24 May 2021

Aurelio De Laurentiis - entrepreneur

Film producer who owns SSC Napoli

Aurelio De Laurentiis followed his father and uncle into the movie industry
Aurelio De Laurentiis followed his father
and uncle into the movie industry
The film producer and football club owner Aurelio De Laurentiis was born on this day in 1949 in Rome.

The nephew of Dino De Laurentiis, the producer credited with giving Italian cinema an international platform with his backing for Federico Fellini’s Oscar-winning 1954 movie La Strada, Aurelio teamed up with his father, Luigi, to form the production company Filmauro in 1975.

The company has produced or distributed more than 400 films in Italy and around the world, working with directors such as Mario Monicelli, Ettore Scola, Pupi Avati, Damiano Damiani and Roberto Benigni among the big names of Italian cinema, as well as internationally-acclaimed names such as Blake Edwards, Peter Weir, Luc Besson, Eduardo Sanchez and Ridley Scott.

Aurelio has won numerous honours for his achievements in the film industry, including, in 2005, the Nastro d'Argento as Best Producer for What Will Become of Us - What Will Become of Us?- and all in that night (released in America as Adventures in Babysitting).  

Filmauro is also the company behind a sequence of Christmas comedies that have proved massively popular with Italian audiences since they were launched in the 1980s. 

Yet he is perhaps even better known for buying up a bankrupt SSC Napoli football club in 2004 and taking it from Serie C - the third tier of Italian football - to the Champions League in just five years.

The badge of the Serie A club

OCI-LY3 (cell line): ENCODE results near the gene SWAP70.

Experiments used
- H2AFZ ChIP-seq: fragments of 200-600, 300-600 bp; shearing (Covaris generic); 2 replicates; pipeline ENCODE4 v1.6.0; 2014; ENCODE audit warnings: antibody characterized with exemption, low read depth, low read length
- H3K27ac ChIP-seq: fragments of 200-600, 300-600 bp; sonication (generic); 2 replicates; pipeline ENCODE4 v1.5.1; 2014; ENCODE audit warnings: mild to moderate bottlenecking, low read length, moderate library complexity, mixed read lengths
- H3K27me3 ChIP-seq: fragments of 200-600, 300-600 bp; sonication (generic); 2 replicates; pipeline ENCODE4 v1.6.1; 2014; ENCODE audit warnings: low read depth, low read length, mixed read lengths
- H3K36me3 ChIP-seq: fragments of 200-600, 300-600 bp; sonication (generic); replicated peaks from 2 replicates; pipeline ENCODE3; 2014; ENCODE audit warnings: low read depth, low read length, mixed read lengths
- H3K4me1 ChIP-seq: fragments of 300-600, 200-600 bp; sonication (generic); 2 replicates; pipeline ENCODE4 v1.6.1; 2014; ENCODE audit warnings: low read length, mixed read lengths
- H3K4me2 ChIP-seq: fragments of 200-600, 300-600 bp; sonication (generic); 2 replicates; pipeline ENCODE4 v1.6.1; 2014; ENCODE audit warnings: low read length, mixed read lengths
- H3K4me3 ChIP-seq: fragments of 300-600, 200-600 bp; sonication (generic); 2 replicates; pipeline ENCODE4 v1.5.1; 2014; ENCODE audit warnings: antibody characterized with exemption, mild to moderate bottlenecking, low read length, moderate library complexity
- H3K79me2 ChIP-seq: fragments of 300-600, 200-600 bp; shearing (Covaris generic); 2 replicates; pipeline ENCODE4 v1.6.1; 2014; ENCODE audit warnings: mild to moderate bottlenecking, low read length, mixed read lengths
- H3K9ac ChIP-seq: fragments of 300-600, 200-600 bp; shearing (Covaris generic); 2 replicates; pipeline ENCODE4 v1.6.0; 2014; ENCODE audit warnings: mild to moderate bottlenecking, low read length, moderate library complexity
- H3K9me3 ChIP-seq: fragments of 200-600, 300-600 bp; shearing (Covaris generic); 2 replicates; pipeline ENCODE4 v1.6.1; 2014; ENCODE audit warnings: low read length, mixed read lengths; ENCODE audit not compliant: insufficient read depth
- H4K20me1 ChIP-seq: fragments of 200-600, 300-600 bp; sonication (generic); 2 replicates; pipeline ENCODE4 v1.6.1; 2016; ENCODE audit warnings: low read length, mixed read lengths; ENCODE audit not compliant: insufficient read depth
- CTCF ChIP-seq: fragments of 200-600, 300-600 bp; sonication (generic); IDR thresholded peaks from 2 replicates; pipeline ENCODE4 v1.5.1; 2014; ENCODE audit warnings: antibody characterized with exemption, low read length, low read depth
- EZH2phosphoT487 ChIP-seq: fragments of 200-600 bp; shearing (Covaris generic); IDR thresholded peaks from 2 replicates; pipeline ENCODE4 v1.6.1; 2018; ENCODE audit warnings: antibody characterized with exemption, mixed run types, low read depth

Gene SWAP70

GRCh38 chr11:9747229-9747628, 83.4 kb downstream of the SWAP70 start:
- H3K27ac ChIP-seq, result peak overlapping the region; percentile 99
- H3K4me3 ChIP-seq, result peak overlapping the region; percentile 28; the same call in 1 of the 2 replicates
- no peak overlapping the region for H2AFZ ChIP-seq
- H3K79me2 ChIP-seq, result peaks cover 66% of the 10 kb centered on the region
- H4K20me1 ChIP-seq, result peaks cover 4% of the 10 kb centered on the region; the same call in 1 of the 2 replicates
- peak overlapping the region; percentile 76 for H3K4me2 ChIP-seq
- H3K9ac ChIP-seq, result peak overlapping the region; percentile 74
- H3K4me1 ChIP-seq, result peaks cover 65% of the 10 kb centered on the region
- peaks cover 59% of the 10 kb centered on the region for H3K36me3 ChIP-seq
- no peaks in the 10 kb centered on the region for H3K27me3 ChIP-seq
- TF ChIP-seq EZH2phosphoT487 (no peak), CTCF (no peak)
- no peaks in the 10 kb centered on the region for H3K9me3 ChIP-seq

SSC Napoli, rescued by De Laurentiis
With roots in Torre Annunziata, the historic former Roman city on the Bay of Naples where his father and uncle were born, De Laurentiis always regarded Naples as his spiritual home, even though he was born in Rome.

When SSC Napoli went bust after 78 years of history, with debts of 70 million euros, it was De Laurentiis who stepped in with dreams of restoring the club to its glory years of the 1980s, when Diego Maradona was the fulcrum of a team that became Italian champions for the first time in 1987 and won a second title three years later, landing a first major European trophy via the UEFA Cup in between.

He had to start at a lowly level, launching a new club called Napoli Soccer after the Italian football federation banned the use of the historic SSC Napoli name and placing the new entity in Serie C1, the third tier in the Italian football pyramid.

But after hiring Edoardo Reja, a coach who had won promotion for Brescia, Vicenza and Cagliari, the new club gained promotion from Serie C at the second attempt and Serie B at the first, returning to Serie A at the start of the 2007-08 season.

Walter Mazzarri, the manager who won a Champions League place for Napoli
Walter Mazzarri, the manager who took
Napoli back into Europe
By then, De Laurentiis had bought the rights to use the SSC Napoli name and proved himself a shrewd judge of coaches by appointing Walter Mazzarri in October 2009 and signing the attacking trio of Ezequiel Lavezzi, Edinson Cavani and Marek Hamšík. 

Under Mazzari’s guidance, Napoli finished third in Serie A in 2011 to qualify for the Champions League and won the Coppa Italia for the first time since the Maradona era the following season.

The Spaniard Rafael Benitez, famous for winning the UEFA Cup with Valencia and the Champions League with Liverpool, followed Mazzari and brought De Laurentiis a second Coppa Italia and a Supercoppa Italia as well as two more seasons in the Champions League.